Images of Adirondack history
“J. S. Wooley: Adirondack Photographer,” edited by Richard Timberlake and Philip Terrie
By RICHARD FROST
Special to the Enterprise
Like many people, I first became immersed in Adirondack history through photography. For me, the portal was Seneca Ray Stoddard. First employed as a sign painter, he adopted the camera early for his livelihood. His voluminous output documents much of the region’s natural beauty, plus the impact of humans on the environment, and vice versa.
The Adirondacks proved to be fertile territory for many other such practitioners, too. While few gained the widespread recognition of a Stoddard, they nonetheless recorded town and village life, with its work and play, family celebrations and adaptation to changing eras. It’s a treat and a privilege to see their products.
One of these photographers was Jesse Sumner Wooley, whose life and work are the subject of a new book, “J. S. Wooley: Adirondack Photographer.” A series of essays addresses selected aspects of photographic technology and history. One by Caroline Welsh gives a brief survey of other regional practitioners who did similar work. Then a biographical treatment by Philip Terrie gives us insight into Wooley specifically.
He was born to struggling farmers in Wilton, and got what little formal education he managed at a one-room schoolhouse. His fortunes changed when he got a job as an errand boy for two photographers in nearby Saratoga Springs. By paying attention to the work at hand, and applying himself rigorously, he worked his way up the ladder to learning the discipline.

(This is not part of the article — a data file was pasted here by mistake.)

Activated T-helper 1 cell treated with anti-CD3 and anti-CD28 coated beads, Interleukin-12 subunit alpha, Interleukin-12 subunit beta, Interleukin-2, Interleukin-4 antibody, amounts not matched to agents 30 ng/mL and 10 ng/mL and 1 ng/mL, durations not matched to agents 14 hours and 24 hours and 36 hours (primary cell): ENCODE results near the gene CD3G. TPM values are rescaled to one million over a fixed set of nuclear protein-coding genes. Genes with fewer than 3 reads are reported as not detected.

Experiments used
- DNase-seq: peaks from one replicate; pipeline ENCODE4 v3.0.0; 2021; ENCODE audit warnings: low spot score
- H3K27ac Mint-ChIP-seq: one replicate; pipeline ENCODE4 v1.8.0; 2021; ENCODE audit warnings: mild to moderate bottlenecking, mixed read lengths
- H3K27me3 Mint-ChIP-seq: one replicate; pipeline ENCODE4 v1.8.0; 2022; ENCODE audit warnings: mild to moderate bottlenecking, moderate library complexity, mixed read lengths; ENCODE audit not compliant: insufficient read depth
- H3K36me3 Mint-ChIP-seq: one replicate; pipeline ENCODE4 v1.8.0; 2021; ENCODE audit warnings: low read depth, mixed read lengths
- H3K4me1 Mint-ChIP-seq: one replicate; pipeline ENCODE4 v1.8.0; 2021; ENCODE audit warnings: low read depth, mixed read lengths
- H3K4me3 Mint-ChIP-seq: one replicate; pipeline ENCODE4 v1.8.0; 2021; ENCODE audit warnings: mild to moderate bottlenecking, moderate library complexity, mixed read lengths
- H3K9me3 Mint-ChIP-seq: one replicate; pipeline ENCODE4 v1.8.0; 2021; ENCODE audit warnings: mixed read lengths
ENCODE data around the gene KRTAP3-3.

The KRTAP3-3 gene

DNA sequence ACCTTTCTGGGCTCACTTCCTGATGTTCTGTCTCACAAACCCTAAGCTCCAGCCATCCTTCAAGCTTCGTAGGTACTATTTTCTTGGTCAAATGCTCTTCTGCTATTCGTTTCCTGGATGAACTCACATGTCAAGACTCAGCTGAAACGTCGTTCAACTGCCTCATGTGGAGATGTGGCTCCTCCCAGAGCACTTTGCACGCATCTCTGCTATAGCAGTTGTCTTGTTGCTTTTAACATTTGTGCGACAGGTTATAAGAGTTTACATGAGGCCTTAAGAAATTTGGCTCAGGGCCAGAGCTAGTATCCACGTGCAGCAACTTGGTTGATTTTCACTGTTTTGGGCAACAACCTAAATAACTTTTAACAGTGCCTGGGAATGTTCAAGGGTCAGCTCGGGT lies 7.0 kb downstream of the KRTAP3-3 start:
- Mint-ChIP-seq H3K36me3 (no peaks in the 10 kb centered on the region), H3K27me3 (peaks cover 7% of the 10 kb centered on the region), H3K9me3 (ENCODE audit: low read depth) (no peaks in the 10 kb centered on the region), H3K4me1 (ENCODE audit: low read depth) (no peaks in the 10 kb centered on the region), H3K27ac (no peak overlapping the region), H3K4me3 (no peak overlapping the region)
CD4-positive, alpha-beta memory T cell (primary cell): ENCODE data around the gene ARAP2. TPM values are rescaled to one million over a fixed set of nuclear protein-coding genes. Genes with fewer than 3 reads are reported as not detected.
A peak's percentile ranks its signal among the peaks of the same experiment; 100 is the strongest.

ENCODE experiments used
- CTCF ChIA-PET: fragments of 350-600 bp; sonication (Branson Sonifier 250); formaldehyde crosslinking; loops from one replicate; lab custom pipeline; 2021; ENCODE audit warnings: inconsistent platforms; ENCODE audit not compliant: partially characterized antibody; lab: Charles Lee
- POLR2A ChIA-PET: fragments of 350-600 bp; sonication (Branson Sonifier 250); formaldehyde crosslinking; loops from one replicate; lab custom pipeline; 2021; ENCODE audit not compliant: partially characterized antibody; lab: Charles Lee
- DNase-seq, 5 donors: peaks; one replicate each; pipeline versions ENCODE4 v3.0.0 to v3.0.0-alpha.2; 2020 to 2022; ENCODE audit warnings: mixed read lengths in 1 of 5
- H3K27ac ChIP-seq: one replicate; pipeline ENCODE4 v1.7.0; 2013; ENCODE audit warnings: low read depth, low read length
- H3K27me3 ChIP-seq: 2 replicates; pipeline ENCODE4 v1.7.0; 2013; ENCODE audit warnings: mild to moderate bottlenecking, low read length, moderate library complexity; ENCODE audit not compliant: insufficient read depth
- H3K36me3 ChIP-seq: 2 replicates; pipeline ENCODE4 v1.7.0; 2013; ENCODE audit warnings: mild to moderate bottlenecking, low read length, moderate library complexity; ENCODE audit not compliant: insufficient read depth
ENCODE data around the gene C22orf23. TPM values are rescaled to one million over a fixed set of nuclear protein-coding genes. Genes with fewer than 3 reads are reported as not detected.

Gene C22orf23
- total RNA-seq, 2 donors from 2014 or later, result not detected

His next stop was at a studio in Ballston Spa. By the age of 20, he had managed to earn sufficient money–and gain sufficient confidence–to buy out the owners and start his own operation. He would stay in that community the rest of his life.
Along the way he traveled widely — Chicago for the Columbian Exposition in 1893; west to the National Parks; south into Florida; and overseas. In time, he not only roamed on his own but led formal excursions to the American West and across the Atlantic to Europe. But the Adirondacks proved his most fertile territory.
Simply stated, this man mixed photographic talent, a clear sense of artistry, savvy business expertise, and a flair for entrepreneurialism to produce a body of work that still entertains and educates. A town photographer could exert artistic flair, yet he still had to be attuned to what would sell. Thus, his product had to attract visitors and also fulfill demand for souvenirs.
Along with making portraits and landscapes, he quickly sensed the potential for new panorama cameras; this became perhaps a third of his output. He also became adept at producing postcards just as that new fad was beginning to sweep the country. Wooley made use of magic lanterns, too, developing presentations he gave to enthusiastic audiences.
Lake George was a particular focus for Wooley. He developed a special attachment for Silver Bay, the YMCA campus that continues in operation today, and served as its official photographer from 1908 until 1923.
The collected essays are engaging and informative. But in a volume about a photographer, the pictures are the crux. The images included here are all owned by Matt Finley, a Bolton Landing resident who inherited many from his father. The collection is quite impressive.
Wooley’s work can show nature in fine detail, while his broad scenic vistas offer contrast and well-honed perspective. A shot of a steamboat nearing the shore of Lake George will be the most vivid memory I carry away, but there is a host of other impressive images. Shots of the Fort William Henry Hotel are notable, as is one of the “new bridge” at Crown Point (we now know it as the “old bridge”). Included as well are some pictures taken near Plattsburgh during the 1909 Champlain Tercentenary celebration.
This book will satisfy those devoted to the Adirondack region, as well as anyone with an interest in the history of photography. I’m working on my own project about another under-recognized photographer, and I hope I can put together an equally satisfying volume.